ERIC Number: ED355307
Record Type: Non-Journal
Publication Date: 1991
Reference Count: N/A
The Education and Employment of Low-Income Black Youth in White Suburbs. Working Papers.
Kaufman, Julie E.; Rosenbaum, James E.
This study examines the education and employment outcomes of black youth whose families moved from mostly-black housing projects in the city to either mostly-white suburbs or other mostly-black urban areas through the Gautreaux Housing Assistance Program in the Chicago (Illinois) area. In interviews with families who had moved 8 to 13 years earlier, the study examined: high school retention, grades, high school track placement, college attendance, employment, wages, job prestige, and job benefits. In spite of concerns about permanent disadvantages due to discrimination and competition with white peers, the suburban youth adults did significantly better than did those in the city in practically all areas studied. Compared with the group that moved out of the projects and into other mostly-black city areas, youth in the suburban group were more likely to be: (1) in high school; (2) in a college high school track; (3) in a four-year college; (4) in a job; (5) in a job with benefits; and (6) within the education and employment systems. In their comments, mothers and youth pointed to the positive effects of higher educational standards in the suburbs, additional academic help from suburban teachers, greater access to information about college enrollment from suburban schools, and positive suburban role models. (Author/JB)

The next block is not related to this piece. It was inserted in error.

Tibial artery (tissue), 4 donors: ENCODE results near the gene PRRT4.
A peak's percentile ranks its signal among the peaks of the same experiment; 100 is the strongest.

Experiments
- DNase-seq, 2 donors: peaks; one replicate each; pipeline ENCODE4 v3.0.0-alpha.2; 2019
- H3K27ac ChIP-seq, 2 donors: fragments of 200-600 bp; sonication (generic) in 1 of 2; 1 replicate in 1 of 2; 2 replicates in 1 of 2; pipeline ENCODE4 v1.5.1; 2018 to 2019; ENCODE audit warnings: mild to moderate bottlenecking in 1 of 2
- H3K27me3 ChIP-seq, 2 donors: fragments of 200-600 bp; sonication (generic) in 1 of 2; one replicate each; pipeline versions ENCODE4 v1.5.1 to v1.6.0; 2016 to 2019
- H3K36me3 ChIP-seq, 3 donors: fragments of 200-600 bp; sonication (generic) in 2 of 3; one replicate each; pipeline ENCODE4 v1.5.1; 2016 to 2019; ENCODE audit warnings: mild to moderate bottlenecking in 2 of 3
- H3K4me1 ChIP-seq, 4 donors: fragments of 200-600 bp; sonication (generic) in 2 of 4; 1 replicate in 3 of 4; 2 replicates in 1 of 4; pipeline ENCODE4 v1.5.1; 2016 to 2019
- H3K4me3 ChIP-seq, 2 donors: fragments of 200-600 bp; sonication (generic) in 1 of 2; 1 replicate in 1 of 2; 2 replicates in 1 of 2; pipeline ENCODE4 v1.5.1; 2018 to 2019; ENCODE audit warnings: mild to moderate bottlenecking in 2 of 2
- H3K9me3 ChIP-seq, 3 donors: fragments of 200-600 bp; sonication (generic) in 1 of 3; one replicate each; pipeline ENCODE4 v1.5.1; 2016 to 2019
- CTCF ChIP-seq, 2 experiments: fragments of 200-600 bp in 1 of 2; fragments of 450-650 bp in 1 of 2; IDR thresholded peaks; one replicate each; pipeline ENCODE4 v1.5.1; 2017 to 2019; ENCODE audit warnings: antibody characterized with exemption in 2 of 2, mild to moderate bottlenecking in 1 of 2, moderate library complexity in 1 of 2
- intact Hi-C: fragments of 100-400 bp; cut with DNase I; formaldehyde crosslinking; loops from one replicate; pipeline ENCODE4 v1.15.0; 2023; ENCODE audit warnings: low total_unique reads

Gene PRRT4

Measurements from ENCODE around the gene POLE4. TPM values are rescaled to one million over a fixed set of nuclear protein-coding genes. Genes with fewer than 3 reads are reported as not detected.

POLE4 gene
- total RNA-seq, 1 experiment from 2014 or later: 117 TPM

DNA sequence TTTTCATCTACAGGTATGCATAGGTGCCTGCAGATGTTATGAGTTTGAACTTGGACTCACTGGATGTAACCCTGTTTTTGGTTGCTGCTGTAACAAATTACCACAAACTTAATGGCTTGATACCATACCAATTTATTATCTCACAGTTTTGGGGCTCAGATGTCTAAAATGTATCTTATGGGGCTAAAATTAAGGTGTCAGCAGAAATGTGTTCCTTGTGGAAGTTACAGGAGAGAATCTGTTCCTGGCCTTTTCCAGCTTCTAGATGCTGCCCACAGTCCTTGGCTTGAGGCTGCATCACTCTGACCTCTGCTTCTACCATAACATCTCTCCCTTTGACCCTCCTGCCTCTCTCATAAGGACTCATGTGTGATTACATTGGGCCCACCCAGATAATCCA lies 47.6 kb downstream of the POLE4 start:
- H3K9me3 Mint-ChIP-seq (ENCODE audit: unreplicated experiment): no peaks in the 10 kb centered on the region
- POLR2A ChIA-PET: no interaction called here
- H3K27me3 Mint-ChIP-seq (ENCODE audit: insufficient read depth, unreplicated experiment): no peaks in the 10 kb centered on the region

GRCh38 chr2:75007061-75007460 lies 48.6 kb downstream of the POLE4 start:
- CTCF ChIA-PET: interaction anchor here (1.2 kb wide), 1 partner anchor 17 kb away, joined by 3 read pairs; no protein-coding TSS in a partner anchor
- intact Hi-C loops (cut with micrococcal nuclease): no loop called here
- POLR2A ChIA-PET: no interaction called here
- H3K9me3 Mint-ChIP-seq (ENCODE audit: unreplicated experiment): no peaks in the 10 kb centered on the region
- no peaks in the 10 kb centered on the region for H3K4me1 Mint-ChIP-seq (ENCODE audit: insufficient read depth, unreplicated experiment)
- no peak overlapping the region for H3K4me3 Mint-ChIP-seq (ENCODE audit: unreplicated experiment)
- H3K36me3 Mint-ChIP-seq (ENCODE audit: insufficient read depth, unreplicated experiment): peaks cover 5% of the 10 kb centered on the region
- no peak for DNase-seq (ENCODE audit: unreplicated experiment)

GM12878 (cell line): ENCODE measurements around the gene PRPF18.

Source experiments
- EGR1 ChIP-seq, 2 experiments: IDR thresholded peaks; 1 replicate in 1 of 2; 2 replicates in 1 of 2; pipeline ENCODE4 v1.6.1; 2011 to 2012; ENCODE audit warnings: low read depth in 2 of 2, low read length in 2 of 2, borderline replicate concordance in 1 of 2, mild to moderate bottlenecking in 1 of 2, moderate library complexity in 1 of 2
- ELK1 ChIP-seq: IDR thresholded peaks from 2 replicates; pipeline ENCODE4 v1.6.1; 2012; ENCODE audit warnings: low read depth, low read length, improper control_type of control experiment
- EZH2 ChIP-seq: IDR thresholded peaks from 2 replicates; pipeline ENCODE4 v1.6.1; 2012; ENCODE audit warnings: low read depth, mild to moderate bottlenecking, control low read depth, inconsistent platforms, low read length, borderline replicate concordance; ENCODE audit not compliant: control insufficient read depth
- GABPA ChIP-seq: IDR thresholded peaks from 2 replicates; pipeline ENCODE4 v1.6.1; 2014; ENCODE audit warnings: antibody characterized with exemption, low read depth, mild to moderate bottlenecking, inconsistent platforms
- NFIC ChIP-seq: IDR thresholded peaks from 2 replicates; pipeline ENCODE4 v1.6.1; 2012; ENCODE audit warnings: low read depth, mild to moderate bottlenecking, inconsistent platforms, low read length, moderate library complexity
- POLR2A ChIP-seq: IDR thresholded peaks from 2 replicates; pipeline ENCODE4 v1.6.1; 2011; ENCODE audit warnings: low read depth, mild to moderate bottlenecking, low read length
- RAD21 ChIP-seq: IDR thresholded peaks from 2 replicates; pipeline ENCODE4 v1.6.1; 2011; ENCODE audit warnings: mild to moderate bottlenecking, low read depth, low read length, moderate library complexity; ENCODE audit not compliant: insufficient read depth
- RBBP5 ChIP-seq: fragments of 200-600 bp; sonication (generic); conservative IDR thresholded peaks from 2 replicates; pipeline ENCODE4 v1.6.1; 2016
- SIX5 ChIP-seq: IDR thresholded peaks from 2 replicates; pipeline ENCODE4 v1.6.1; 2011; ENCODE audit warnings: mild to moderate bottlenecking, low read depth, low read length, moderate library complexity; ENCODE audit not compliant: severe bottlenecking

Descriptors: Black Students, Black Youth, Disadvantaged Youth, Economically Disadvantaged, Educational Environment, Educational Opportunities, Elementary Secondary Education, Employment Opportunities, Environmental Influences, Interviews, Low Income Groups, Public Housing, Suburban Environment, Suburban Housing, Suburban Schools, Urban to Suburban Migration, White Students
Publication Type: Reports - Research
Education Level: N/A
Sponsor: Ford Foundation, New York, NY.
Authoring Institution: Northwestern Univ., Evanston, IL. Center for Urban Affairs and Policy Research.
Identifiers - Location: Illinois; Illinois (Chicago)